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World Trade In Education Services with Emphasis on New Zealand
Mar 22, 2003

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  • Comment Board
  • The level of liberalization of world education markets is largely unknown. While many governments have not placed restrictions on students moving to foreign markets to purchase education and training programs, many governments discourage trade in services education by discriminating between local and foreign providers. While government acknowledge growing pressures to supply skilled workers to the knowledge-based economy, governments remain wary of deregulating domestic education markets by allowing competition and private supply or providing equal access to demand subsidies to foreign and domestic providers.

    The world market for education services is lacking stable rules that can allow trade to flourish. Education remains one of the sectors where WTO Members have made few liberalization commitments to date. Roughly, 42 WTO Members have made commitments for at least one education sub-sector. Of these, about twenty-five are OECD countries. The only five OECD countries that have failed to schedule liberalization commitments in education are Canada, Finland, Iceland, Korea and Sweden. Roughly 25 of the 42 countries that have schedule commitments in education under the GATS have also included commitments in at least 4 of the five subsectors which are primary, secondary, higher, adult and other education.


    Most of the limitations imposed by WTO Member countries have been on trade in primary and secondary education, which is often defined as “basic” schooling. Higher and adult education, are among the subsectors where countries have made most “full commitments” by allowing mode 1 (cross-border supply), mode 2 (consumption abroad) and mode 3 (commercial presence). WTO member countries have imposed most of their limitations on mode 3 and mode 4 (temporary movement of natural persons to supply the service abroad), and restricted their commitments to privately funded education especially in primary, secondary and higher education.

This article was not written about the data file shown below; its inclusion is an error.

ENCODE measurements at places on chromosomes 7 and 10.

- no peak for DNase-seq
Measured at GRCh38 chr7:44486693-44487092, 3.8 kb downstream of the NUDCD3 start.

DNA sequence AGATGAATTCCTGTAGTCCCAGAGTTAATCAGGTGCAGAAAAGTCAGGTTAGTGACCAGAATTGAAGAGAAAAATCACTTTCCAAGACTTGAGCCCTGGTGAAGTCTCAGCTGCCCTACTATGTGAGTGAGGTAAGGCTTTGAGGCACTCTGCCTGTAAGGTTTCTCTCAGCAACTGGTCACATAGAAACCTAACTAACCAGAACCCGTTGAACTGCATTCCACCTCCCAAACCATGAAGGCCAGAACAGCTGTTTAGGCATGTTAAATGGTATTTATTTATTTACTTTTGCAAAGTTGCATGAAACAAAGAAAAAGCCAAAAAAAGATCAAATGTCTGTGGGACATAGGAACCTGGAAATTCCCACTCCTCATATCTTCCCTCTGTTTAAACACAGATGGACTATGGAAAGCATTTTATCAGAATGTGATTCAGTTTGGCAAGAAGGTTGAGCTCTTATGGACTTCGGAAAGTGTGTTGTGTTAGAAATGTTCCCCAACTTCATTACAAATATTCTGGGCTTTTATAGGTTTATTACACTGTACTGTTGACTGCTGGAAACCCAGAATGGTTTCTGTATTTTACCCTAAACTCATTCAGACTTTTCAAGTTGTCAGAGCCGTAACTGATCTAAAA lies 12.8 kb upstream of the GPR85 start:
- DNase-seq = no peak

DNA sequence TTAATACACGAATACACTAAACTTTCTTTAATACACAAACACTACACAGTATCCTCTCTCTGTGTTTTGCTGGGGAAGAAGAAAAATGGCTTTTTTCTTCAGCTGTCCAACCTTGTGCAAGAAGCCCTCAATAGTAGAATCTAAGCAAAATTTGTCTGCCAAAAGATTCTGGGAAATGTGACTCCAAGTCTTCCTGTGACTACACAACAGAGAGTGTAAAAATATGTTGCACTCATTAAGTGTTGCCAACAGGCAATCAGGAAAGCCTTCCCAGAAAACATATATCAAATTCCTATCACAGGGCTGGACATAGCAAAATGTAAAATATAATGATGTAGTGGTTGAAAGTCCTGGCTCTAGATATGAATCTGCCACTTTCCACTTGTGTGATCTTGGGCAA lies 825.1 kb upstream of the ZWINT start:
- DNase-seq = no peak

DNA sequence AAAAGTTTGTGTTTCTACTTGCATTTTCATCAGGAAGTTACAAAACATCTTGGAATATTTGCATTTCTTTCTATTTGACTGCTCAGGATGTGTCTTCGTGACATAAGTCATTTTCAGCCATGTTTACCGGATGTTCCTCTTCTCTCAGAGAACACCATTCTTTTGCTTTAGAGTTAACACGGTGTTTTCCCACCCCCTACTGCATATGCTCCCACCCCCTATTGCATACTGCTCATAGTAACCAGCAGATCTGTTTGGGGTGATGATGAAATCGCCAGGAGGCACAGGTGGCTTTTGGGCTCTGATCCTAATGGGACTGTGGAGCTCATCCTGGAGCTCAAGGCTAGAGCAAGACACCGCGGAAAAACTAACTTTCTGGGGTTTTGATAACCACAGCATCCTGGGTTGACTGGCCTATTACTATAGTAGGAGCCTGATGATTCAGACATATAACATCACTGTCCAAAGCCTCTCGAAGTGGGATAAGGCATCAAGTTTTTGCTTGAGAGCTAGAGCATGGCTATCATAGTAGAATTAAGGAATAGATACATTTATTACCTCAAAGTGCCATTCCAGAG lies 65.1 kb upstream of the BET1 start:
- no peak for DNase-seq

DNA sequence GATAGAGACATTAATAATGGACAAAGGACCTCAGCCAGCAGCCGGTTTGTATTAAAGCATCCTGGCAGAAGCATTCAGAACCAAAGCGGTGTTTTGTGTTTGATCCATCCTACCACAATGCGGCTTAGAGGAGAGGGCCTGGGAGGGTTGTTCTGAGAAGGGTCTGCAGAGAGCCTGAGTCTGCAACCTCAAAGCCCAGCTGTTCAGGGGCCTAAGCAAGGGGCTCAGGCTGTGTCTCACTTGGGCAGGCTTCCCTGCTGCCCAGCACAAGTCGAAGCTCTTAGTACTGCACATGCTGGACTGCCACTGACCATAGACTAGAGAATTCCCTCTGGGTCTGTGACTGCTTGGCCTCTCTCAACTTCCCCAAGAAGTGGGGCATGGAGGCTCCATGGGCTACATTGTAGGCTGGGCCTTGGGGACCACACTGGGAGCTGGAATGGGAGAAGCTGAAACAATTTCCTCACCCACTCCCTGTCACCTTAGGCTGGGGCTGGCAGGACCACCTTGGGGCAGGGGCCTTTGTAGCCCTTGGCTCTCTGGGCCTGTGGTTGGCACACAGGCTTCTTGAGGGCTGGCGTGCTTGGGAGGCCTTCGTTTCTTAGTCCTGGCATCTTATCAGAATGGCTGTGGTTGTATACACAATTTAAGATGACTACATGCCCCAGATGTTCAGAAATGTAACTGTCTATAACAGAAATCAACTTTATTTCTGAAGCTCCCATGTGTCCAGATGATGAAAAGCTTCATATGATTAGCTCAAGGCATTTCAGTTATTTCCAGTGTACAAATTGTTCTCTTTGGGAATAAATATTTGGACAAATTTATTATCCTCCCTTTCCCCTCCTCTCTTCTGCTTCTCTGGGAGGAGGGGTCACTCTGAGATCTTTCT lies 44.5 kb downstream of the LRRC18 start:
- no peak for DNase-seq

Most developing countries have not committed to liberalizing in part or in full their education sector. The exceptions are China, Chinese Taipei and Thailand that are among the main “importers” of educational services. These countries have made commitments to allow mode 2 delivery (through consumer presence in the foreign market) of education services. Least developed countries, which are in need of establishing a modern education infrastructure, not only have not committed to allowing cross-border and mode 2 delivering of education services, but have also abstained from making commitments to allow foreigners to establish education campus in their countries.

    In general, the countries that have made their commitments after the Uruguay Round have wider sectoral coverage than the countries that made commitments before the Uruguay Round. This can partly be explained by the fact that countries joining the WTO after the Uruguay Round have been under greater negotiating pressure to make commitments.

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